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From a low angle above Saturn’s rings, the Cassini spacecraft’s view of an icy moon is partly obscured.
The view looks toward Enceladus (505 kilometers, or 314 miles across) across the unilluminated side of the rings from less than a degree above the ringplane.
The image was taken in visible light with the Cassini spacecraft narrow-angle camera on Oct. 26, 2007. The view was obtained at a distance of approximately 1.6 million kilometers (1 million miles) from Enceladus. Image scale is 10 kilometers (6 miles) per pixel.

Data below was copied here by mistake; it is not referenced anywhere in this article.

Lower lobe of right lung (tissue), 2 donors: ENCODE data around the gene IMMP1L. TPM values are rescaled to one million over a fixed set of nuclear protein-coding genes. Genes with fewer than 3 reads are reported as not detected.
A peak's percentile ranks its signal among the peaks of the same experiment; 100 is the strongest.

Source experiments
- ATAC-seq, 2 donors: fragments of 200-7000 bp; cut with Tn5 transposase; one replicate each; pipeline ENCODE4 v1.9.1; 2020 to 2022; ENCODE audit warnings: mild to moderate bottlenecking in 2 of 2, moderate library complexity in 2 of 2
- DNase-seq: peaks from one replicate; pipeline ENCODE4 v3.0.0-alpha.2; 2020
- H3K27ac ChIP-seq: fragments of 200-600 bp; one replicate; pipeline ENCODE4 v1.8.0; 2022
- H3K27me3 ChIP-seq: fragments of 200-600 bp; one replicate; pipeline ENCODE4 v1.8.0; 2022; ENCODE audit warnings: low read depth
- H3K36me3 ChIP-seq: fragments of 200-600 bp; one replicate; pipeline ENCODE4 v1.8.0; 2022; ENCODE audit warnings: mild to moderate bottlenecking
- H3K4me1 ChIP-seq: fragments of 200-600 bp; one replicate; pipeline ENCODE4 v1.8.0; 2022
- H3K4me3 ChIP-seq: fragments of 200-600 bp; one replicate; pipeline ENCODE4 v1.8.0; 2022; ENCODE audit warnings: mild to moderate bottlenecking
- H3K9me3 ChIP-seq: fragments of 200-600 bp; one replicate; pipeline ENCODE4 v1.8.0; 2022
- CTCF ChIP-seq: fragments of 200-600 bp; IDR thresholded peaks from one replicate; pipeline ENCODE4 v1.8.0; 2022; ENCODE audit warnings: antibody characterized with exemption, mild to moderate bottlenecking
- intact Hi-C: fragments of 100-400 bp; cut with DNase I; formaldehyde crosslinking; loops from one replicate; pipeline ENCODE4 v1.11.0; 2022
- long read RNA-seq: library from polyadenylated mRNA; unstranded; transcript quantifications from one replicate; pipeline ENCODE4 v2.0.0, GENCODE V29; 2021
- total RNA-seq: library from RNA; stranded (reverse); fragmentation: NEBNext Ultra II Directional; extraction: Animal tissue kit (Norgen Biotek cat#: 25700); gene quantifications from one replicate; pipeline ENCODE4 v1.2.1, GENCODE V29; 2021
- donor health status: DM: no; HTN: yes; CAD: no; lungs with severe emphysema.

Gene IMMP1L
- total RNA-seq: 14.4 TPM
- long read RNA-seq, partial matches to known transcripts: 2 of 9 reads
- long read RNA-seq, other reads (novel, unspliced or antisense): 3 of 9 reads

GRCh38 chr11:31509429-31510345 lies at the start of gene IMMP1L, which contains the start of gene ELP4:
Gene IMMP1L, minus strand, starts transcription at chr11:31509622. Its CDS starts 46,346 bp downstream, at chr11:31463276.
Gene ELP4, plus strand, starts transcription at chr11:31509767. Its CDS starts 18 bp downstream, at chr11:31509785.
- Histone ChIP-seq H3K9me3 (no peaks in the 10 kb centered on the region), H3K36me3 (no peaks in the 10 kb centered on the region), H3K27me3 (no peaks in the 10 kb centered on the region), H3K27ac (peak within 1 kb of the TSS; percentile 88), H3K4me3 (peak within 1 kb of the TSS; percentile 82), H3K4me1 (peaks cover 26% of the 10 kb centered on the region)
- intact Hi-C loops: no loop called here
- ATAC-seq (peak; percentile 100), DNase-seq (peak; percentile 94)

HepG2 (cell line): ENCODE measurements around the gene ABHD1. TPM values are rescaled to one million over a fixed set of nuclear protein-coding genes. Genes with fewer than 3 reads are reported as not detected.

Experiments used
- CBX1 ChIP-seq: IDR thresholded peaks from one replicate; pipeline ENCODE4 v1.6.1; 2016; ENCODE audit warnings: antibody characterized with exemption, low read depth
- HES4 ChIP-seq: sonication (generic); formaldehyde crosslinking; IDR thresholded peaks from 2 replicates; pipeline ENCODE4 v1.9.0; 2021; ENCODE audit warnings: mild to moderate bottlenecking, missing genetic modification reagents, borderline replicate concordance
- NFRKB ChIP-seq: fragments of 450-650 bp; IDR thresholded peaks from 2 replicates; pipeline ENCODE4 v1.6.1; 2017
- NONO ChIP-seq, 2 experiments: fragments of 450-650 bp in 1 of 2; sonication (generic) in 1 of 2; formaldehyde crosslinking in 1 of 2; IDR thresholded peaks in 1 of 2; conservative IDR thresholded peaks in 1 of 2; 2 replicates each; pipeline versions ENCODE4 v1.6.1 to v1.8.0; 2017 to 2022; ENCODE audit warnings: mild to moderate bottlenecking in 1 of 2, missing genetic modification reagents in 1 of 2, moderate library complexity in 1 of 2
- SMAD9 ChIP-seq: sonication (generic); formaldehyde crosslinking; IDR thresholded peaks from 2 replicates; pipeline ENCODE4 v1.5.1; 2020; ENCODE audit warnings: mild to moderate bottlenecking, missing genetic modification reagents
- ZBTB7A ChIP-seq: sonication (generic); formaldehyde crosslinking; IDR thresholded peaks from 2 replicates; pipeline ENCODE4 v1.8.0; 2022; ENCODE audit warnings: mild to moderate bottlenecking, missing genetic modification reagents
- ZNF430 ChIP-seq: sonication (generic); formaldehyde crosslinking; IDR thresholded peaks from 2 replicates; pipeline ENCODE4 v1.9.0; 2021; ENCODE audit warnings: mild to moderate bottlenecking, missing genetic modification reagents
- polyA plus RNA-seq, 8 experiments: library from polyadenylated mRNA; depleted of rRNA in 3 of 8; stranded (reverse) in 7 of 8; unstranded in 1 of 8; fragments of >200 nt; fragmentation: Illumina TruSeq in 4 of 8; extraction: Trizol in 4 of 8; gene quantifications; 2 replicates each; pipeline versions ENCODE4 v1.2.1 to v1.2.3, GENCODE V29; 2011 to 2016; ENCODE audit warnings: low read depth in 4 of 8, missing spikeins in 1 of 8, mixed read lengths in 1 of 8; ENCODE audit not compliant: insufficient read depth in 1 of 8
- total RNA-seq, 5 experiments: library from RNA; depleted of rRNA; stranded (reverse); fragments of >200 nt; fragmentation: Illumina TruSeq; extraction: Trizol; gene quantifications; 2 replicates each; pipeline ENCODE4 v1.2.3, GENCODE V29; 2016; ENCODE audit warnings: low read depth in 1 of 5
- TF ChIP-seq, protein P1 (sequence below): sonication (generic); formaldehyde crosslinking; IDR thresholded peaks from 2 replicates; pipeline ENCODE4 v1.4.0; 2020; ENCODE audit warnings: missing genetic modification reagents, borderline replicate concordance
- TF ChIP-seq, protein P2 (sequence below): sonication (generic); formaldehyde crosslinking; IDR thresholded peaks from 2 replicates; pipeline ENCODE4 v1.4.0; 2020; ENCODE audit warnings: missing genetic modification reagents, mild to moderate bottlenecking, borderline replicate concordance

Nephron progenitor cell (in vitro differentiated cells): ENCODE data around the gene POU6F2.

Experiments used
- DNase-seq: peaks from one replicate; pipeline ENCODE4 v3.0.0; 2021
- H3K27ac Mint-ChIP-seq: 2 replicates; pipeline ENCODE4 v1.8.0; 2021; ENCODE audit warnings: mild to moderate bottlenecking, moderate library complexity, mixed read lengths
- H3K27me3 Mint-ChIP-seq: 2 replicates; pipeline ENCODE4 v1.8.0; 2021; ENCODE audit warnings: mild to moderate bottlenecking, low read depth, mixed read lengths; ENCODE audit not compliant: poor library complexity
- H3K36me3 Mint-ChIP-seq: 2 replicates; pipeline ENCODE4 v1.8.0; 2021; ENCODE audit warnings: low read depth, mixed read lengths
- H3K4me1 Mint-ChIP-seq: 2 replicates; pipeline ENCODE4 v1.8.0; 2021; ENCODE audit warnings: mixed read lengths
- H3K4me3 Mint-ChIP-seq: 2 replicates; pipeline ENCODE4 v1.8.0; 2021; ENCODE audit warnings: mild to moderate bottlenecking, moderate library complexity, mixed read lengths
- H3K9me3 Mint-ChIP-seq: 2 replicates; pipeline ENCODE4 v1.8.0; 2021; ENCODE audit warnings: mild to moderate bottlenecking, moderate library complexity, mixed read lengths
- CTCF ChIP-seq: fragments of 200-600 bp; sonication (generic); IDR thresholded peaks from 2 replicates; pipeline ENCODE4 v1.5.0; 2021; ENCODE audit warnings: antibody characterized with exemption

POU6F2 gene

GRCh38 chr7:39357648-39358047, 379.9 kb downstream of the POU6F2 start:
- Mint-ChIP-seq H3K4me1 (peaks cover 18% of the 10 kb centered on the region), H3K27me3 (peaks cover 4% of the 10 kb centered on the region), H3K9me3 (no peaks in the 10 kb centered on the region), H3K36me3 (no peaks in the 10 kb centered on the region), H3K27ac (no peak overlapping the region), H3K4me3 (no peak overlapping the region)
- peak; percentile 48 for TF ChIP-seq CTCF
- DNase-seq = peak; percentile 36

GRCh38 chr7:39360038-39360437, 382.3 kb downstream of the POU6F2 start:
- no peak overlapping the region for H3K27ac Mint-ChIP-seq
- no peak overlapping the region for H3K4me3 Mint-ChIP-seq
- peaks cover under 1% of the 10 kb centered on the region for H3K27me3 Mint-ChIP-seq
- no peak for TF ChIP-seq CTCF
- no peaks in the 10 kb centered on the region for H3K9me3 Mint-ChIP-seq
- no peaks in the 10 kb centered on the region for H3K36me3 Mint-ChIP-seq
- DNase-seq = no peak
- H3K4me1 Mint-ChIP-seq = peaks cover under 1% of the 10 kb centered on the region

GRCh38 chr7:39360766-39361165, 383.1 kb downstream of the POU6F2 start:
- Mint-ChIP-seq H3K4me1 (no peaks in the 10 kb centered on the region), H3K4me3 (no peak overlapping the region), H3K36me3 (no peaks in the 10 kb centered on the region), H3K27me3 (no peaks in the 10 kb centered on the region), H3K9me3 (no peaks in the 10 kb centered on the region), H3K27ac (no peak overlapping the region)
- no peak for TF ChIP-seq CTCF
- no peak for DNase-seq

The Cassini-Huygens mission is a cooperative project of NASA, the European Space Agency and the Italian Space Agency. The Jet Propulsion Laboratory, a division of the California Institute of Technology in Pasadena, manages the mission for NASA’s Science Mission Directorate, Washington, D.C. The Cassini orbiter and its two onboard cameras were designed, developed and assembled at JPL. The imaging operations center is based at the Space Science Institute in Boulder, Colo.
Image Credit: NASA/JPL/Space Science Institute